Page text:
Drew Smyly had the worst outing of his Rays career if not his entire career last night as the team lost for the 14th time in 15 tries against Kansas City. The disastrous outing put an end to a month that saw the lefty post a 7.18 ERA while opponents posted a .397 wOBA against him coming off a month of April where he had a 2.60 ERA and a .219 wOBA against him.
Some might say May is just some normalization of his statistics as his .173 batting average on balls in play stranding nearly 80 percent of his runners in April came back to Earth. If you watched last night’s game, the effort was nothing about regression and a lot about revulsion from what we saw both from his pitches and his actions.
For a guy such as Smyly, velocity is important. We know from the work by Mike Fast that every tick up in velocity is worth .28 runs suppressed per nine innings. In April, Smyly’s velocity on his fastball ranged from 91.5 mph to 92.6 mph, and it was a fastball he put up in the zone.
Fastballs up at the letters in the zone serve two purposes: they’re harder to square up to the theory of Effective Velocity and they change the eye level of the batter so they have to adjust both vertically as well as horizontally to pitch location. When things were going well for Smyly in April, the fastball and slider were up, the cutter painted the edges of the zone, and the changeup was down in the zone. That is not happening in May and was certainly not happening last night.
This is the plot chart for Smyly’s pitches when he threw that beautiful one-hitter in mid-April in Fenway (click to enlarge):
This is the plot chart for Smyly’s pitches last night against Kansas City (click to enlarge):
Note how much lower his fastball was last night compared to where it was in April. Additionally, where the cutter was a pitch that was painting the corners, it was too frequently found out and over the plate last night (and in previous outings in May) which gets us back to the velocity issue.
Smyly’s average fastball velocity in May has ranged from 90.1 to 91.3, so he’s lost one of those ticks Fast referred to in his research. Not only has the fastball slowed down, but it has come down in the zone as well making it easier to hit. Opponents hit .167 and slugged .375 off Smyly’s fastballs they put into play in April but finished May hitting .304 and slugging .430 against the pitch. Smyly generated swings and misses 15% of the time off his fastball in April and the contact rate against his fastball that month was 65%. In May, those measures fell to 9% and 81% respectively.
Last month, we took notice of how frequently Smyly was using his changeup as he opened the season with three consecutive double-digit changeup pitch totals and finished April with 50 changeups thrown. For some unknown reason, Smyly has mostly shelved the pitch in May as he threw a total of 21 in May and only 3 over his last three outings. He has instead thrown more fastballs during this time where he is struggling with velocity and location eclipsing the 60 percent utilization of that pitch for a third consecutive outing last night.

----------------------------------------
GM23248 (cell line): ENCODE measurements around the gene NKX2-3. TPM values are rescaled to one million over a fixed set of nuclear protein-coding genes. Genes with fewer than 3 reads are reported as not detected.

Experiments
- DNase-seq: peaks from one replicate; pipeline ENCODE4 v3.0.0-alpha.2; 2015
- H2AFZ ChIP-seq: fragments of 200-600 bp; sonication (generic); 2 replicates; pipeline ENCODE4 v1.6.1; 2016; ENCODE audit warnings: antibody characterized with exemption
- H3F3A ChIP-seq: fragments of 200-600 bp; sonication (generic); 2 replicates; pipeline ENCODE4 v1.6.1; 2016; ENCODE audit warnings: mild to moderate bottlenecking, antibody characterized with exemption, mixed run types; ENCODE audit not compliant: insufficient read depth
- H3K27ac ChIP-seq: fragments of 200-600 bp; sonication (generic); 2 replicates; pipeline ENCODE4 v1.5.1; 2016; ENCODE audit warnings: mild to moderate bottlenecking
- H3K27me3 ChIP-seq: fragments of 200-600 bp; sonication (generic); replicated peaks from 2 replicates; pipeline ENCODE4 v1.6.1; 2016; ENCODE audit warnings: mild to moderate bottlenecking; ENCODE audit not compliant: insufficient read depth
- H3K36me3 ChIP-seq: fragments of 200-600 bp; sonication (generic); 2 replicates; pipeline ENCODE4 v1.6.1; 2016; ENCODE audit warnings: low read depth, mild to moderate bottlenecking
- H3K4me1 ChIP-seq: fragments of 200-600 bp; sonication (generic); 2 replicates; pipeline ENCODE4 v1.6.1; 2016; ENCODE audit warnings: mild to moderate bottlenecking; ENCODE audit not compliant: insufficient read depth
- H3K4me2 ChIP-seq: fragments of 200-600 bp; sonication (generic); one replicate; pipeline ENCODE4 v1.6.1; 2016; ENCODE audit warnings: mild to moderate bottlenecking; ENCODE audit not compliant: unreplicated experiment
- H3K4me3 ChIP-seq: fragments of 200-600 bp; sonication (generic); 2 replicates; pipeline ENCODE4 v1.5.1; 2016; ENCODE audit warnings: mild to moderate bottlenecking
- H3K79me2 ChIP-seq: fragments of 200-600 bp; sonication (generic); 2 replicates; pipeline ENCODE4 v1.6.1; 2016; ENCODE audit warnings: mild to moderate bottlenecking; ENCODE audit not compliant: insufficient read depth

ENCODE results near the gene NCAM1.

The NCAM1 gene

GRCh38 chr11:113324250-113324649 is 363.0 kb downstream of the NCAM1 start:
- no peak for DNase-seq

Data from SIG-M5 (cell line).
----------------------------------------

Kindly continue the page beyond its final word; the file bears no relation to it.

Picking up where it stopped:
High fastball utilization is not new for Smyly with the Rays as he did something similar last September when four of his six outings had such usage. In fact, Smyly’s velocity range on his fastball this past September is almost identical to where it is now. However, he was getting the rise on his fastball then that he is not seeing now.
Another noticeable issue for Smyly is his cutter. Yes, he is not locating it as well as he did in April, but the velocity on the pitch has noticeably dropped off in recent outings.
The cutter was in the 85-87 range earlier in the season, but has fallen into the low 80’s in recent outings. The pitch is also not as tight as it once was as it lacks the late movement that makes the cutter so effective when properly executed and instead has resembled a flat curveball more often than not. To see that in action, compare the cutter Smyly throws here to strike out David Ortiz to the one he threw Cameron Maybin two weeks back that led to a lead-off home run.
Smyly was generating four to six swings and misses a game off his cutter into early May when the velocity was good. Since it has begun dropping off, so have the whiffs as he has generated just 3 swings and misses in the last 73 cutters he has thrown.
It is unclear why Smyly has shelved the changeup and gone to more fastballs in a time where he is struggling to command his fastball, but that is not the only reason Smyly had an awful May. He does not have much of anything going his way and while he may have been one of the best 1-3 pitchers in baseball in April, he was one of its worst 1-3 pitchers in May. You can see it wearing on him with his body language and actions on the mound when he gets frustrated by the struggling defense behind him or any perceived strike zone issues from the umpires.
Smyly does not have to look too far back to find a time when he was successful and it would behoove him and the team to try to get back to that happy place and get him back to the guy that could go seven strong most nights. The other night, Archer came out and went 40 pitches before throwing his first slider as he tried to do something different to change the course he was on. Perhaps it is time for Smyly to do the same.